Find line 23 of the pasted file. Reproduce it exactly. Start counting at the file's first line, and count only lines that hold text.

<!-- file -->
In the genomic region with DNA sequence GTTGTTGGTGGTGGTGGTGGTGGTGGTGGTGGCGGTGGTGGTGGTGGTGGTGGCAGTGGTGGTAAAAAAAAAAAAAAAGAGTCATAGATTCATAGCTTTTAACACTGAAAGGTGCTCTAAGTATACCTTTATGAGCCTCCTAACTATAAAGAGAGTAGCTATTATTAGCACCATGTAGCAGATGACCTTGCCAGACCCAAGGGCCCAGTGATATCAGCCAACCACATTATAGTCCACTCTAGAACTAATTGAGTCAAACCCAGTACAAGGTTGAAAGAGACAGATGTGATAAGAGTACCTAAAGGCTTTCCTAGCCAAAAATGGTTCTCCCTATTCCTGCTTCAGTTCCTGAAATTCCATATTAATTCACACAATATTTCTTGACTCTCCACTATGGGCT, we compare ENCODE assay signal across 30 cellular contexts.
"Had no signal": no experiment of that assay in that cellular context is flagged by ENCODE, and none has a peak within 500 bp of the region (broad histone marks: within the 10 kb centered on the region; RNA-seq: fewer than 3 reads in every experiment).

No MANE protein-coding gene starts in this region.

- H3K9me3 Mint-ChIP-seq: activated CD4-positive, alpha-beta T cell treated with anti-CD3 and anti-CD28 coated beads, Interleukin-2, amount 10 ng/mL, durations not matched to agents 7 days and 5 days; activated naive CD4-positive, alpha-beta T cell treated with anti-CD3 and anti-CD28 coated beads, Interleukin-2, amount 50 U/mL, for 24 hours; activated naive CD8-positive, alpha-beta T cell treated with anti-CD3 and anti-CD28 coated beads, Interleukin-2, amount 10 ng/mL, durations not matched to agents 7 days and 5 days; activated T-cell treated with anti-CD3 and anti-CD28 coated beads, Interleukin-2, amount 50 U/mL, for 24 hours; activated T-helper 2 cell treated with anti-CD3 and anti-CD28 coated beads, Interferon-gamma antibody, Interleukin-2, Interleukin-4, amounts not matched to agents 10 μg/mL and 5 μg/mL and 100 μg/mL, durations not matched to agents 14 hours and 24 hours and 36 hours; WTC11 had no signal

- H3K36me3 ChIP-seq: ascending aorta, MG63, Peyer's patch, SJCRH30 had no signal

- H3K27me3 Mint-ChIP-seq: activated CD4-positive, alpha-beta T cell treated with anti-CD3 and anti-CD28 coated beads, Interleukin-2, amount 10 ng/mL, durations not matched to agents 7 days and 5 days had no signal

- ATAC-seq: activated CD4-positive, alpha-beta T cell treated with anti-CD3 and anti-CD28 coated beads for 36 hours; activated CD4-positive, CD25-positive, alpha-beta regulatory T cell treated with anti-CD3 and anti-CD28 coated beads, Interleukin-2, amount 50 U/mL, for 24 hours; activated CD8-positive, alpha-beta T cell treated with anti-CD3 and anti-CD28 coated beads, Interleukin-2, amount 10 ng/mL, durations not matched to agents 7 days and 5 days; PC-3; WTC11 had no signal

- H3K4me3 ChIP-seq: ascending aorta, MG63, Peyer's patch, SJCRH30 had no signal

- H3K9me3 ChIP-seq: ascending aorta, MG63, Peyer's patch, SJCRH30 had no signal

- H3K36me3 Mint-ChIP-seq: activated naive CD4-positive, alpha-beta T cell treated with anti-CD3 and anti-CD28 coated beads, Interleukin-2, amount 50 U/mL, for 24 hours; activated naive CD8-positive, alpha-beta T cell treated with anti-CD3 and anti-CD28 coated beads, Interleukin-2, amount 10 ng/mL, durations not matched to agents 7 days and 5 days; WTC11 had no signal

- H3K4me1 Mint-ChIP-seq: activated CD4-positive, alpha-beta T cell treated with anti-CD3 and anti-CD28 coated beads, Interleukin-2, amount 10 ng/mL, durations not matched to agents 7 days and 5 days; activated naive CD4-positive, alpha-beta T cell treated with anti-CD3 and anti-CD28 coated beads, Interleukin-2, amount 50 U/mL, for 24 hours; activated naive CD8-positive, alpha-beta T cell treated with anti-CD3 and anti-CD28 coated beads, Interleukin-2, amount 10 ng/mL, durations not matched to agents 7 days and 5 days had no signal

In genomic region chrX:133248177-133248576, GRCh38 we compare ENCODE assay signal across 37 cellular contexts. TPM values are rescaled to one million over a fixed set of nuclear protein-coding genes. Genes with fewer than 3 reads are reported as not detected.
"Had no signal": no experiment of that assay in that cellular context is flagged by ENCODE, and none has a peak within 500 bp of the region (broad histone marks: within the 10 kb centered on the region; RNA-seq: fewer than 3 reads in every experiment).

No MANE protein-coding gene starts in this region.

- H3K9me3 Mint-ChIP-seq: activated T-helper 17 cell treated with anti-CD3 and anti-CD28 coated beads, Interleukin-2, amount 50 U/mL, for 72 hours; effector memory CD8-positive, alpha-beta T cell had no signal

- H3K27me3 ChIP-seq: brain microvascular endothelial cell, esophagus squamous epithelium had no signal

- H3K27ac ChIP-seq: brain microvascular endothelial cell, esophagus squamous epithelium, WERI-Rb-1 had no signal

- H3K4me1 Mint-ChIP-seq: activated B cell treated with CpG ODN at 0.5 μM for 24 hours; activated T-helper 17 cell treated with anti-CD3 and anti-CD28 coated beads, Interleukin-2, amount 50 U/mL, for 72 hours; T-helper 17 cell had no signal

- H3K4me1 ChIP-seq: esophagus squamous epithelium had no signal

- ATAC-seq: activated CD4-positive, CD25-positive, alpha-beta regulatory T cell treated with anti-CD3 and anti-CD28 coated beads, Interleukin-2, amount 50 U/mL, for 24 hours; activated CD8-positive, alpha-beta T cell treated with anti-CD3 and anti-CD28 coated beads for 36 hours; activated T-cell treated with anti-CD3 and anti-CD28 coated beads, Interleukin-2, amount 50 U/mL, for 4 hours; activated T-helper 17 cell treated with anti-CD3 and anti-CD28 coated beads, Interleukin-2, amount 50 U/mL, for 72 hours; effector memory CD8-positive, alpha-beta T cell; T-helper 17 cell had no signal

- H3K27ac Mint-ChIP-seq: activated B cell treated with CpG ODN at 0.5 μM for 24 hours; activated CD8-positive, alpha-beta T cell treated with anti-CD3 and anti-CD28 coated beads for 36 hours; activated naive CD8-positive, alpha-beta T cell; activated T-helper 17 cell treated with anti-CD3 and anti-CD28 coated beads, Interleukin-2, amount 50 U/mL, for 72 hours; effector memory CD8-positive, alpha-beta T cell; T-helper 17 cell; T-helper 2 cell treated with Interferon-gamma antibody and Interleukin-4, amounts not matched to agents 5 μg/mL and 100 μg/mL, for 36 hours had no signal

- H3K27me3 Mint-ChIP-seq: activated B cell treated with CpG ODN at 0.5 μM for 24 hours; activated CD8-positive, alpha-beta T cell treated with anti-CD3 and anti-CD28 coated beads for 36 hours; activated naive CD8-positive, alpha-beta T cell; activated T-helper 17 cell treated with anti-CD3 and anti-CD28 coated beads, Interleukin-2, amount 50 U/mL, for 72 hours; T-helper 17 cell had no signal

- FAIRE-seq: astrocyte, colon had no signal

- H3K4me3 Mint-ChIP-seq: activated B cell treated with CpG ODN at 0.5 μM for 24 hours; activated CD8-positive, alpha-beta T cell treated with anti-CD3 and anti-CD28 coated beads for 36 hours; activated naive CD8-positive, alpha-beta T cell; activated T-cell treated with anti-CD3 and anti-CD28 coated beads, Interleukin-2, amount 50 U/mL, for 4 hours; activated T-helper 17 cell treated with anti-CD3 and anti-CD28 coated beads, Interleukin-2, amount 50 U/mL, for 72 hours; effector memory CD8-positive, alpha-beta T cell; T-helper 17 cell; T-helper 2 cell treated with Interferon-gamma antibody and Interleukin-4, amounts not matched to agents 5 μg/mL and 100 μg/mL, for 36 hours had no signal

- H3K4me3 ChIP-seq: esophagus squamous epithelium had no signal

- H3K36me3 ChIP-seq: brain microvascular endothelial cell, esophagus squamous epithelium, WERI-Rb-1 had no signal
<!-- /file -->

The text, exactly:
- FAIRE-seq: astrocyte, colon had no signal